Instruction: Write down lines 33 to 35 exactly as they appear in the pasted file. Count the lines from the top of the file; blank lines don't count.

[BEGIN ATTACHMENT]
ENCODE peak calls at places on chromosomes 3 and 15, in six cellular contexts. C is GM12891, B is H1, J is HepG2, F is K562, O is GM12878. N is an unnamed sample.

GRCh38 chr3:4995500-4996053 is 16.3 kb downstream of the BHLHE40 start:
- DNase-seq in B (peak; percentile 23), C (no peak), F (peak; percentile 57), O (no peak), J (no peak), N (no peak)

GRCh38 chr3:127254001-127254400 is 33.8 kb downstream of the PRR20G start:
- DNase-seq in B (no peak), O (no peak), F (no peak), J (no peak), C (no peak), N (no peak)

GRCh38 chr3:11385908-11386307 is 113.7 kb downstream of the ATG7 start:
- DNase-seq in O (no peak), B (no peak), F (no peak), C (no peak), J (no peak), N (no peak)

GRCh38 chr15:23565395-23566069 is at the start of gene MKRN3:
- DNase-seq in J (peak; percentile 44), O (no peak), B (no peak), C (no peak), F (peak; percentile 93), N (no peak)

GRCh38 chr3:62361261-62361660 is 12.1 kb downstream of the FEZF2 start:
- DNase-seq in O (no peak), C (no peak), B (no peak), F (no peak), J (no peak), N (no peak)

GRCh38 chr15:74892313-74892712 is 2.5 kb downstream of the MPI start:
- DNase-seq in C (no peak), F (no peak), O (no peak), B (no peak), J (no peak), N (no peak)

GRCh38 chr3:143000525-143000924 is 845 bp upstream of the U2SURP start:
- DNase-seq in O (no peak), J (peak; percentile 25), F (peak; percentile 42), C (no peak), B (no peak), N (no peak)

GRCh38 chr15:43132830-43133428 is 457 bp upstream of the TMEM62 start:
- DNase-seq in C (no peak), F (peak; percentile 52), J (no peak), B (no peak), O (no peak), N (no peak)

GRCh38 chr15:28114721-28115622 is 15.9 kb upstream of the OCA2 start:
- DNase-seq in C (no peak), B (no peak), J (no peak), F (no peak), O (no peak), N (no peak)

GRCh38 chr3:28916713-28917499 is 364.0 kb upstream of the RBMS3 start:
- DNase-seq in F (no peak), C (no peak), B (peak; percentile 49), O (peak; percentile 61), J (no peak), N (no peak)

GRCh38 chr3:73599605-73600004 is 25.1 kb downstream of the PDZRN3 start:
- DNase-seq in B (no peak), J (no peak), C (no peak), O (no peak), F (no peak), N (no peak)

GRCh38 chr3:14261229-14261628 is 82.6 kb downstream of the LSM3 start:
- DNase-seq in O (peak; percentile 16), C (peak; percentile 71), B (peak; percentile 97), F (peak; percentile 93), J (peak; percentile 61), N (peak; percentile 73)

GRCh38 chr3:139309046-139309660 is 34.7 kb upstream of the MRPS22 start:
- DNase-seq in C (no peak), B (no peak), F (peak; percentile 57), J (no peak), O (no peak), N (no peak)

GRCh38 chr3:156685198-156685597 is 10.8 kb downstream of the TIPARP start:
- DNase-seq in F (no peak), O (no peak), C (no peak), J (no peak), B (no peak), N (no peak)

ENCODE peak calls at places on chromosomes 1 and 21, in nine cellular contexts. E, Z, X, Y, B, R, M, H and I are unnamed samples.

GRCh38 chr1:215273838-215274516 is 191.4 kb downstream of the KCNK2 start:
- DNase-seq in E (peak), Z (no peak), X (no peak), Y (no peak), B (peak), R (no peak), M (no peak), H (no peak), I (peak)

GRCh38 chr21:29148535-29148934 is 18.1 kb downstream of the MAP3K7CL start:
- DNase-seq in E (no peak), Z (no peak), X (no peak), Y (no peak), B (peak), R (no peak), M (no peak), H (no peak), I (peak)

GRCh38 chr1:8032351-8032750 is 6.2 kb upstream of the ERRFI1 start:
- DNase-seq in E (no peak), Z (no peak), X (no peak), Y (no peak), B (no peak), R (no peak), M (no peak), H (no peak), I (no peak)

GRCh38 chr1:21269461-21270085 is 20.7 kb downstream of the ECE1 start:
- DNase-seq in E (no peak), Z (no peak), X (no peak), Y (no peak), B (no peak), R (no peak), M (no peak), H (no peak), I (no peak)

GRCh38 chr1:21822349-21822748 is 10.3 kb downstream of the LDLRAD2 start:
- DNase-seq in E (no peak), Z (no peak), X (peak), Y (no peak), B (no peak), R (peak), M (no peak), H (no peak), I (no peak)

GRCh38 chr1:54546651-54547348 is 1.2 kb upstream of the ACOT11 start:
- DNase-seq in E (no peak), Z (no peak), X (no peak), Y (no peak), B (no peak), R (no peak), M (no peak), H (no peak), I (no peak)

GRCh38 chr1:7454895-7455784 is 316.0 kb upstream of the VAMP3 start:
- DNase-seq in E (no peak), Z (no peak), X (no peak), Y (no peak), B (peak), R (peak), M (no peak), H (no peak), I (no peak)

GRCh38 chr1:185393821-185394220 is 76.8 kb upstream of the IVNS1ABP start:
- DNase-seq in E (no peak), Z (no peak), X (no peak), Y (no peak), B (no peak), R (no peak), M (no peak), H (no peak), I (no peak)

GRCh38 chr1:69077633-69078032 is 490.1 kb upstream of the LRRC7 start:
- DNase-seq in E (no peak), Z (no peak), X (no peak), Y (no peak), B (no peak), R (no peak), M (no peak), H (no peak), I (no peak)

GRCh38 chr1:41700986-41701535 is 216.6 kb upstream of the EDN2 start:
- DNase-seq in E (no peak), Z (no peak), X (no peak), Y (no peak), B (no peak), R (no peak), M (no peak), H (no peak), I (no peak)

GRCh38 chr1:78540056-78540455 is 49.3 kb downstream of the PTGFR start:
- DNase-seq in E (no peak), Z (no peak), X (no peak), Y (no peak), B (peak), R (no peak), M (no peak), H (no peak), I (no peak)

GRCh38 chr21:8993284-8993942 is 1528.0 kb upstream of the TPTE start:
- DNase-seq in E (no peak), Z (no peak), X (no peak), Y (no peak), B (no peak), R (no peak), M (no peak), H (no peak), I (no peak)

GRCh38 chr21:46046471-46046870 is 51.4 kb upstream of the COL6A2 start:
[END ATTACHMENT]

GRCh38 chr21:29148535-29148934 is 18.1 kb downstream of the MAP3K7CL start:
- DNase-seq in E (no peak), Z (no peak), X (no peak), Y (no peak), B (peak), R (no peak), M (no peak), H (no peak), I (peak)

GRCh38 chr1:8032351-8032750 is 6.2 kb upstream of the ERRFI1 start: